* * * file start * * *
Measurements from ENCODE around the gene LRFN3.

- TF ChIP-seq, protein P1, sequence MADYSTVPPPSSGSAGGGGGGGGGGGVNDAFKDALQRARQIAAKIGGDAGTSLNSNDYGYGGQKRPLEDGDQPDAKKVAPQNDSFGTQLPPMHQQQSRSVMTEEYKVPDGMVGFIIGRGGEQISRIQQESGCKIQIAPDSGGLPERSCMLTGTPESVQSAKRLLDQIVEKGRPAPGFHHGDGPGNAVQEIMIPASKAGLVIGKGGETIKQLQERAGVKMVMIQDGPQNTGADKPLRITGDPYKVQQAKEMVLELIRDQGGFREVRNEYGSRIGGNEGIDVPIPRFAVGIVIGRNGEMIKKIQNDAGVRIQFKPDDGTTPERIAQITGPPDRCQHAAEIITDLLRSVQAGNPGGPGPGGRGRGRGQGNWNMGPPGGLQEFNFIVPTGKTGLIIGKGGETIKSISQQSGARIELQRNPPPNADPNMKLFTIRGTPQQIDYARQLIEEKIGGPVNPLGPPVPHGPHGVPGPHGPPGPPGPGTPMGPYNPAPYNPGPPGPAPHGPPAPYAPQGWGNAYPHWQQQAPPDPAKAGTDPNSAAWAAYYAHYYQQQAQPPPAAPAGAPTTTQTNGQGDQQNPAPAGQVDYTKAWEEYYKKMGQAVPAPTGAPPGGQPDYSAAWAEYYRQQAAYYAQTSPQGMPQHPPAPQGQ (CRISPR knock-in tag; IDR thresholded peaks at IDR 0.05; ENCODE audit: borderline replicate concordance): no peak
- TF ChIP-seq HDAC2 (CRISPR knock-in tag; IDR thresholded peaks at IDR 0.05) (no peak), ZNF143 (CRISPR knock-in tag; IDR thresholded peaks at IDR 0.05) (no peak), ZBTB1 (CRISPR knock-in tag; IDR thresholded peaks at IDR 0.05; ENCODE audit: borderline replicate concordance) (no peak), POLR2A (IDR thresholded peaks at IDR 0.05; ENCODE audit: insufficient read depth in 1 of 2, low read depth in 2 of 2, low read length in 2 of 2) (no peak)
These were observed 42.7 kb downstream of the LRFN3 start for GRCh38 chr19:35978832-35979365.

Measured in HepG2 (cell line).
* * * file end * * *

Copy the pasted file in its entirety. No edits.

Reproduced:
Measurements from ENCODE around the gene LRFN3.

- TF ChIP-seq, protein P1, sequence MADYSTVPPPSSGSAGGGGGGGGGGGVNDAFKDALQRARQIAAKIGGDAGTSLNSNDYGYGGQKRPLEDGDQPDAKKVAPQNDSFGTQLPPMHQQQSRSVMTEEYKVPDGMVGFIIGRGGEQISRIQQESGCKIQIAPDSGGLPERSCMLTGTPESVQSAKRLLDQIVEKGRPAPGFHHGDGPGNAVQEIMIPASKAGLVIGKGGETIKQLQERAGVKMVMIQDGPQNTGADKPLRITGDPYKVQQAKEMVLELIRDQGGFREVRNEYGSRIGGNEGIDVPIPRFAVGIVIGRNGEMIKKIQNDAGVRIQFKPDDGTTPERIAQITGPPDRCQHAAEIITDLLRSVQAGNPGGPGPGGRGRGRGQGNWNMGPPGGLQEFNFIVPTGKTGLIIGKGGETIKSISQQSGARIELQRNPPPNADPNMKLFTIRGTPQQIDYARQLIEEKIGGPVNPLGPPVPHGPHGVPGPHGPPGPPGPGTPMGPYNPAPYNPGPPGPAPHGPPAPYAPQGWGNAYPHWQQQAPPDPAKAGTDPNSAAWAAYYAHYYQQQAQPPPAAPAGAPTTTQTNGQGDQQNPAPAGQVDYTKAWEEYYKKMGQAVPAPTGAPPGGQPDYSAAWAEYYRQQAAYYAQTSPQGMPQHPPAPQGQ (CRISPR knock-in tag; IDR thresholded peaks at IDR 0.05; ENCODE audit: borderline replicate concordance): no peak
- TF ChIP-seq HDAC2 (CRISPR knock-in tag; IDR thresholded peaks at IDR 0.05) (no peak), ZNF143 (CRISPR knock-in tag; IDR thresholded peaks at IDR 0.05) (no peak), ZBTB1 (CRISPR knock-in tag; IDR thresholded peaks at IDR 0.05; ENCODE audit: borderline replicate concordance) (no peak), POLR2A (IDR thresholded peaks at IDR 0.05; ENCODE audit: insufficient read depth in 1 of 2, low read depth in 2 of 2, low read length in 2 of 2) (no peak)
These were observed 42.7 kb downstream of the LRFN3 start for GRCh38 chr19:35978832-35979365.

Measured in HepG2 (cell line).